The two most special types of prosciutti come from San Daniele in Friuli/Venezia Giulia, not far from Udine, and from Parma. Parma is also the birthplace of Parmesan cheese, the typographer Bodoni, the composer Giuseppe Verdi, and the conductor Arturo Toscanini and, since 2003, appropriately the headquarters of The European Food Security Authority. Already in the Middle Ages Parma and its environs, today known as “food valley,” were a byword for fine food and good living.
Together with several colleagues from Italy’s Foreign Press Association, I recently attended the 9th “Festival of Prosciutti di Parma,” held annually during the first two weekends of September. Upon our arrival in Parma we visited the magnificent Romanesque baptistery and cathedral, majestically frescoed by Correggio (1489-1534), and in 2006 celebrating its 900th anniversary. We were accompanied by the very informative licensed tour guide Elisabetta Rastelli ( who arranged a special stop in the crypt’s often-closed Rusconi Chapel, particularly interesting for its very early (c. 1380) frescoes of clerics and apostles wearing eyeglasses. The cathedral’s anniversary is also being celebrated, until January 14, 2007, with an exhibition (in Parma’s Palazzo della Pilotta) titled “Vivere il Medievo: Parma al tempo della Cattedrale” or “Living the Middle Ages: Parma at the birth of its Cathedral”). After a brief stop at our splendidly-comfortable hotel, Sofitel Grand Hotel de la Ville (Largo Piero Calamandrei 11, tel. 011-39-0521-0304), once part of Barilla’s pasta factory, we drove 20 kms. by shuttle bus to Langhirano, the capital of “food valley,” to attend the opening ceremony of the “Festival” and visit its Prosciutto Museum.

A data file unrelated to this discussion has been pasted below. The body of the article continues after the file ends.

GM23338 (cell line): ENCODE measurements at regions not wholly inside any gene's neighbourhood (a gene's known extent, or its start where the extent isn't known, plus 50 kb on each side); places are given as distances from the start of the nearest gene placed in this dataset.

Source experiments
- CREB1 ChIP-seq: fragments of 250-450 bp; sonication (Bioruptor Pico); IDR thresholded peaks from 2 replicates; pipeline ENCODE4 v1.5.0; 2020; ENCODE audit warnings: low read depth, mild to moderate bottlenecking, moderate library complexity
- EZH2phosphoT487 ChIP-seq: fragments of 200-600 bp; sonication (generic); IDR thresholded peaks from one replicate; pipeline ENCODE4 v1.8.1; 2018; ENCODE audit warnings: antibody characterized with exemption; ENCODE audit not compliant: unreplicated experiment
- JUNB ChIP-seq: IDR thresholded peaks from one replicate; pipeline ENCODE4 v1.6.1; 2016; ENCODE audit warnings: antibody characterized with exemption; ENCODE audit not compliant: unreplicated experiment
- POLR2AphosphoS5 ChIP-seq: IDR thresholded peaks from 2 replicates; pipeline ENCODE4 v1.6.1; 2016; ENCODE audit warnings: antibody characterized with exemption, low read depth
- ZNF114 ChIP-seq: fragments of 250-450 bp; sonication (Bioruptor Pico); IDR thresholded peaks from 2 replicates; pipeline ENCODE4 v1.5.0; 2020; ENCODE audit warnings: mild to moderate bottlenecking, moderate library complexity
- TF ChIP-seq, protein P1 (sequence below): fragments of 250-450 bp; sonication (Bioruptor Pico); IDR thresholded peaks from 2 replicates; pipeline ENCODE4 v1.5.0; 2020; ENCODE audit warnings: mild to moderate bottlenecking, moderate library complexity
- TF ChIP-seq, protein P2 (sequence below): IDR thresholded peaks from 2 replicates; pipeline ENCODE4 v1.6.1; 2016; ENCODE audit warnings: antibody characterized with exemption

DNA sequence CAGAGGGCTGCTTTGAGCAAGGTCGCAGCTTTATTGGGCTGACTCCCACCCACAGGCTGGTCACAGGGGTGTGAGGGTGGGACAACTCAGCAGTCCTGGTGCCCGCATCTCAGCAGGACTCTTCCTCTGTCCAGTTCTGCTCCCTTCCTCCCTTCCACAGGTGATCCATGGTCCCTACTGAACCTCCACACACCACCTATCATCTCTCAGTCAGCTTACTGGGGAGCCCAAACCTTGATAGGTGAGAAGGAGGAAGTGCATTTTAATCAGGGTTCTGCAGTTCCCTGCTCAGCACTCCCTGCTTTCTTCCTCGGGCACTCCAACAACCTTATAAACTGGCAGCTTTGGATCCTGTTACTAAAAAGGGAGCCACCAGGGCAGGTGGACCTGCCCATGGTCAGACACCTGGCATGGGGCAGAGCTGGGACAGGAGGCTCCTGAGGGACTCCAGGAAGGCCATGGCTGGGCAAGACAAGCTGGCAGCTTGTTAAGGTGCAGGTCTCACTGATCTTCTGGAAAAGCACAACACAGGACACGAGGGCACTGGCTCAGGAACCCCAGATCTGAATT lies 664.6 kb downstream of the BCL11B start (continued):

The Prosciutto Museum is one of three “Food Museums” in the province of Parma. My article about the first-to-open (November 29, 2003) Museum of Parmesan, “An Edible Work of Art: Parmesan” was published on in April, 2004. The third museum is the Museum of Felino’s salami. There are plans to open a fourth museum about the tomato in Collecchio, for the province of Parma is also important for the production of tomato preserves.
The Prosciutto Museum is housed in Langhirano’s ancient Roman Forum Boarium or meat market behind the once municipal slaughterhouse. The present building dates to 1928. Its displays cover eight different topics: